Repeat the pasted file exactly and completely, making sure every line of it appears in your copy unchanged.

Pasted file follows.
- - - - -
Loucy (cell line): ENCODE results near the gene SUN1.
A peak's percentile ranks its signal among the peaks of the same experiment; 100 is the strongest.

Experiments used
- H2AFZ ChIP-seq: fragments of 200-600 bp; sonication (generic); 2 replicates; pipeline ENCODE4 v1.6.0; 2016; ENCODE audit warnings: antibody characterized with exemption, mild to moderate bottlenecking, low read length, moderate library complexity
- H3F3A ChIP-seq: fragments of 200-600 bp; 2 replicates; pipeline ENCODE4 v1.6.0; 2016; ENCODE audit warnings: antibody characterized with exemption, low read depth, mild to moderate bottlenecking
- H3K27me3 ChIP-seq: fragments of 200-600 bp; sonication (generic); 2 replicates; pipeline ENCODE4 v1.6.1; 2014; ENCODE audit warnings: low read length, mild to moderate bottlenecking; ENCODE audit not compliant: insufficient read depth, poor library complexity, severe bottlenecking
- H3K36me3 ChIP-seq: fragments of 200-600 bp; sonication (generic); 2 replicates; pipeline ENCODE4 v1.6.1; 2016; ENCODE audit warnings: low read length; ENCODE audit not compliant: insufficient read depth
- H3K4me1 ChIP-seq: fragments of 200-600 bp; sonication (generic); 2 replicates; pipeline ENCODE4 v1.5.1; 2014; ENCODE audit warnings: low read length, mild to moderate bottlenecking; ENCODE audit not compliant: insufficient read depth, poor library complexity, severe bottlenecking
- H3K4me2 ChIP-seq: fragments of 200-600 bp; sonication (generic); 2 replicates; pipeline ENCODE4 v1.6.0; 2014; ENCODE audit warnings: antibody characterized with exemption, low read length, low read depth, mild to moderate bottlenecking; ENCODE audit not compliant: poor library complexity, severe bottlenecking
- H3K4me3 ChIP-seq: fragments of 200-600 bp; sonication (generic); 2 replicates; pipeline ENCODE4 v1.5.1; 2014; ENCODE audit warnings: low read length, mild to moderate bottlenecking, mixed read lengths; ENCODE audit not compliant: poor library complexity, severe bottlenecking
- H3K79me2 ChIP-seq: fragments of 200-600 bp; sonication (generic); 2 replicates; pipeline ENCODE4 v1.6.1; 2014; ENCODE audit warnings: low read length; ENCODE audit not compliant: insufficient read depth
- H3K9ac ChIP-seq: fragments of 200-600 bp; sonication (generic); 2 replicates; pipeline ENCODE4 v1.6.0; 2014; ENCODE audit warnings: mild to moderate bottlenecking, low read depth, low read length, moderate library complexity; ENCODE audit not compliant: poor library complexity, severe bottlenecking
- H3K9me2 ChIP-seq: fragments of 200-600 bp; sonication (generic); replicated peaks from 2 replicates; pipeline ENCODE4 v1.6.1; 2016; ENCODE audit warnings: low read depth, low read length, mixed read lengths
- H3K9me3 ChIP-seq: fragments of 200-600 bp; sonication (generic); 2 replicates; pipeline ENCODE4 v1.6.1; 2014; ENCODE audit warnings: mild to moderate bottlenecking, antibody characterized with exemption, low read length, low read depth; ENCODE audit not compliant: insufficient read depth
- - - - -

Loucy (cell line): ENCODE results near the gene SUN1.
A peak's percentile ranks its signal among the peaks of the same experiment; 100 is the strongest.

Experiments used
- H2AFZ ChIP-seq: fragments of 200-600 bp; sonication (generic); 2 replicates; pipeline ENCODE4 v1.6.0; 2016; ENCODE audit warnings: antibody characterized with exemption, mild to moderate bottlenecking, low read length, moderate library complexity
- H3F3A ChIP-seq: fragments of 200-600 bp; 2 replicates; pipeline ENCODE4 v1.6.0; 2016; ENCODE audit warnings: antibody characterized with exemption, low read depth, mild to moderate bottlenecking
- H3K27me3 ChIP-seq: fragments of 200-600 bp; sonication (generic); 2 replicates; pipeline ENCODE4 v1.6.1; 2014; ENCODE audit warnings: low read length, mild to moderate bottlenecking; ENCODE audit not compliant: insufficient read depth, poor library complexity, severe bottlenecking
- H3K36me3 ChIP-seq: fragments of 200-600 bp; sonication (generic); 2 replicates; pipeline ENCODE4 v1.6.1; 2016; ENCODE audit warnings: low read length; ENCODE audit not compliant: insufficient read depth
- H3K4me1 ChIP-seq: fragments of 200-600 bp; sonication (generic); 2 replicates; pipeline ENCODE4 v1.5.1; 2014; ENCODE audit warnings: low read length, mild to moderate bottlenecking; ENCODE audit not compliant: insufficient read depth, poor library complexity, severe bottlenecking
- H3K4me2 ChIP-seq: fragments of 200-600 bp; sonication (generic); 2 replicates; pipeline ENCODE4 v1.6.0; 2014; ENCODE audit warnings: antibody characterized with exemption, low read length, low read depth, mild to moderate bottlenecking; ENCODE audit not compliant: poor library complexity, severe bottlenecking
- H3K4me3 ChIP-seq: fragments of 200-600 bp; sonication (generic); 2 replicates; pipeline ENCODE4 v1.5.1; 2014; ENCODE audit warnings: low read length, mild to moderate bottlenecking, mixed read lengths; ENCODE audit not compliant: poor library complexity, severe bottlenecking
- H3K79me2 ChIP-seq: fragments of 200-600 bp; sonication (generic); 2 replicates; pipeline ENCODE4 v1.6.1; 2014; ENCODE audit warnings: low read length; ENCODE audit not compliant: insufficient read depth
- H3K9ac ChIP-seq: fragments of 200-600 bp; sonication (generic); 2 replicates; pipeline ENCODE4 v1.6.0; 2014; ENCODE audit warnings: mild to moderate bottlenecking, low read depth, low read length, moderate library complexity; ENCODE audit not compliant: poor library complexity, severe bottlenecking
- H3K9me2 ChIP-seq: fragments of 200-600 bp; sonication (generic); replicated peaks from 2 replicates; pipeline ENCODE4 v1.6.1; 2016; ENCODE audit warnings: low read depth, low read length, mixed read lengths
- H3K9me3 ChIP-seq: fragments of 200-600 bp; sonication (generic); 2 replicates; pipeline ENCODE4 v1.6.1; 2014; ENCODE audit warnings: mild to moderate bottlenecking, antibody characterized with exemption, low read length, low read depth; ENCODE audit not compliant: insufficient read depth